A nerd before the birth of TOS Red Shirts, I share my thoughts on genre media be it books, movies, TV shows, etc

Monday, December 19, 2011

War Horse Movie Review

The Equine Edition Of, 'There & Back Again'

A Stephen Spielberg war movie, cinematography by Janusz Kaminski, musical score by John Williams; equals a movie worthy of viewing for those three reasons alone.

I have been fortunate to view some glorious looking movies and War Horse has jockeyed right there for the lead. Shot on location in various rural locations throughout England this is a truly glorious looking movie.  At times the depth of field of the rolling, lush, and rocky hills depicting turn of the 20th century rural farm life is almost three dimensional without any technical trickery.

The look of the movie changes to match the events. So, so gorgeous when it can.  So horrifying when it has to be.

And it makes the contrast of the hellhole that is war mutilated topography that the French countryside has been battered into, all the more shocking to behold. Structurally this movie echoes strongly the story arc of the three Lord Of The Ring movies condensed into one. Warhorse starts out in a bucolic surroundings, moves to progressively worse environments, and then returns back to the peaceful surroundings of an English Shire.

To carry that analogy a bit further, one could think of War Horse as the equine edition of LOTR. It follows the journeys and tribulations of a horse called simply Joey by his first master, a young farmboy named Albert.

Joey provides the narrative thread that ties together all the various tapestries; each an individual vignette about different human characters.  And what a cast Spielberg has gathered together for this movie.  A veritable who’s who of English character actors - many os which were recently seen in the Harry Potter movies - plus actors on the upswing such as the latest TV Sherlock Holmes - Benedict Cumberbatch, Thor’s Loki - Tom Hiddleston, and The Boxer’s - Emily Watson.  Joey’s master is played by with the appropriate turn of the century innocence by newcomer Jeremy Irvine.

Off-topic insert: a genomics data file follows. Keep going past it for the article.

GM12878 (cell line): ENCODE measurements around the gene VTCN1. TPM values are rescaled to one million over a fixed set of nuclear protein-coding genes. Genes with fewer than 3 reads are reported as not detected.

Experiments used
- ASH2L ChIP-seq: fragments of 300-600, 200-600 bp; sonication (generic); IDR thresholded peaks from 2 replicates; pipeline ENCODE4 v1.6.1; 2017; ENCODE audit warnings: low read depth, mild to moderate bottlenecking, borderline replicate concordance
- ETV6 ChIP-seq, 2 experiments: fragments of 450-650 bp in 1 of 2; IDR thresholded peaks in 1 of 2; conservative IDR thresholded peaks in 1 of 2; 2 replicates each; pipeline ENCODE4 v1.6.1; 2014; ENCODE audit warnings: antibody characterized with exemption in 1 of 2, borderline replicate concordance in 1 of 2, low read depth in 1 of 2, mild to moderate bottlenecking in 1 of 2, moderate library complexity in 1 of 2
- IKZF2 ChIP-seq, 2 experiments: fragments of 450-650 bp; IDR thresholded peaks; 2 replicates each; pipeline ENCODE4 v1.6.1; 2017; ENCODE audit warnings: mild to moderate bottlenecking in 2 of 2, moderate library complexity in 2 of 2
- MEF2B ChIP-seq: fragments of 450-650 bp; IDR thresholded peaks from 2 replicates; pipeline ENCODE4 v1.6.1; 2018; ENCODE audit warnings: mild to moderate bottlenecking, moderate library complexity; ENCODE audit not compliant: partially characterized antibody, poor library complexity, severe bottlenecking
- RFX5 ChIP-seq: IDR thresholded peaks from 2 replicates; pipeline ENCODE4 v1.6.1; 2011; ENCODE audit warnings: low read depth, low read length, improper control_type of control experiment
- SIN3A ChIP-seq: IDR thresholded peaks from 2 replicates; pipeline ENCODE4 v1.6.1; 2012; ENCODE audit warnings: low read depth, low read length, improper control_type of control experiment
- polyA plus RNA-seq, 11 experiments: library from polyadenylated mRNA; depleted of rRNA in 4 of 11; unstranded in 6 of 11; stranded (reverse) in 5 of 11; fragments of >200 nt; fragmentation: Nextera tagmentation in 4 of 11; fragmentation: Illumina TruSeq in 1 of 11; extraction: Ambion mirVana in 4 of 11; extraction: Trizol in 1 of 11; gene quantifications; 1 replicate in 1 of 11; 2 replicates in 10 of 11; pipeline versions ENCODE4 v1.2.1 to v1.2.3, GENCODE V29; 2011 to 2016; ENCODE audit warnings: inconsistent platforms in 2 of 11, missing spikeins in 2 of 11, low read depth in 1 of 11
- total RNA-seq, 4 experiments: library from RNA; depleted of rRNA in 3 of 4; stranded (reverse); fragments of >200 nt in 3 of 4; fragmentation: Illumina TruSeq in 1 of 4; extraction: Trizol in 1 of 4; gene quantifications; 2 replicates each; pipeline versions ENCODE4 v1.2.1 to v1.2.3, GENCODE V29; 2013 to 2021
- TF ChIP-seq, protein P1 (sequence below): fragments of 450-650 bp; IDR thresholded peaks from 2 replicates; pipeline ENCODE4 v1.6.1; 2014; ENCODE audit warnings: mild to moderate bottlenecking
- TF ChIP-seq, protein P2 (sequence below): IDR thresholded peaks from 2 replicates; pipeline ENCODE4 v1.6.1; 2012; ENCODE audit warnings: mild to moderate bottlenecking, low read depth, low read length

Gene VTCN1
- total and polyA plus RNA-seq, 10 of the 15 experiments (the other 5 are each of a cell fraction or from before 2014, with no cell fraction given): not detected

Every cast member is uniformly excellent throughout. It is truly an ensemble piece with small moments of emotional resonances against the backdrop of a world war.  Any shortcomings in the characters are tied into how well their story is tied into with Joey and his journey. 

And that is what Warhorse is about.  Those small moments of humanity that still arise under the harsh, uncaring rigors of war.  Often those moments are lost or crushed beneath the cruel boot heel of conflict. The opening peaceful moments of the movie areso light heart in nature as they play out like moments expected in family type fare.  They are so rapidly and jarringly lost as the war starts.

Yet throughout the war, decency & compassion survives.  Whether it is between comrades, family members, or enemies. Even people and animals.

Spielberg has crafted an old time movie that is simple in concept. In lessor hands this would likely be a far less emotionally resonant viewing experience.  Maudlin even.

In Spielberg’s hands it works.  Those closing scenes; bathed in a yellowy glow, the actors in silohuette; would be cloying if done by another director.

Spielberg elevates the material of a story of a boy and his horse. This is a story of the effects that wars have on everything. 

Before, during, and after.

Tuesday, December 6, 2011

X-Men: First Class - It Really Is

The Creative Powers That Be behind the latest cinematic comic book incarnation of the X-Men must be hard pressed not to be doing a fair bit of gloating.  Ever since news of this prequel project started to tingle the web threads of the internet; derision and cynicism by all, had been the overwhelming reaction.

Including yours truly.

Thursday, December 1, 2011

Fringe Episode Review - 4.07


The Need To Be Seen


“The hours I spend with you I look upon as sort of a perfumed garden, a dim twilight, and a fountain singing to it.  You and you alone make me feel that I am alive.  Other men it is said have seen angels, but I have seen thee and thou art enough.”

George Moore


Timing is so important.  One can take all the proper steps for THE big date; be dressed to the nines, bring a big bouquet of roses, and a box of chocolates but if you show up at the wrong time all your preparatory work can go for naught.

How many refills is this?

Such is the fate of, ‘Wallflower.’  It came on the heels of the previous fantastic installment, ‘And Those We’ve Left Behind.’ Tough enough.  But then to become the unintentional Fall Finale, due to the pushing out of the airing schedule by one week because of baseball’s World Series, is truly a cruel twist of fate.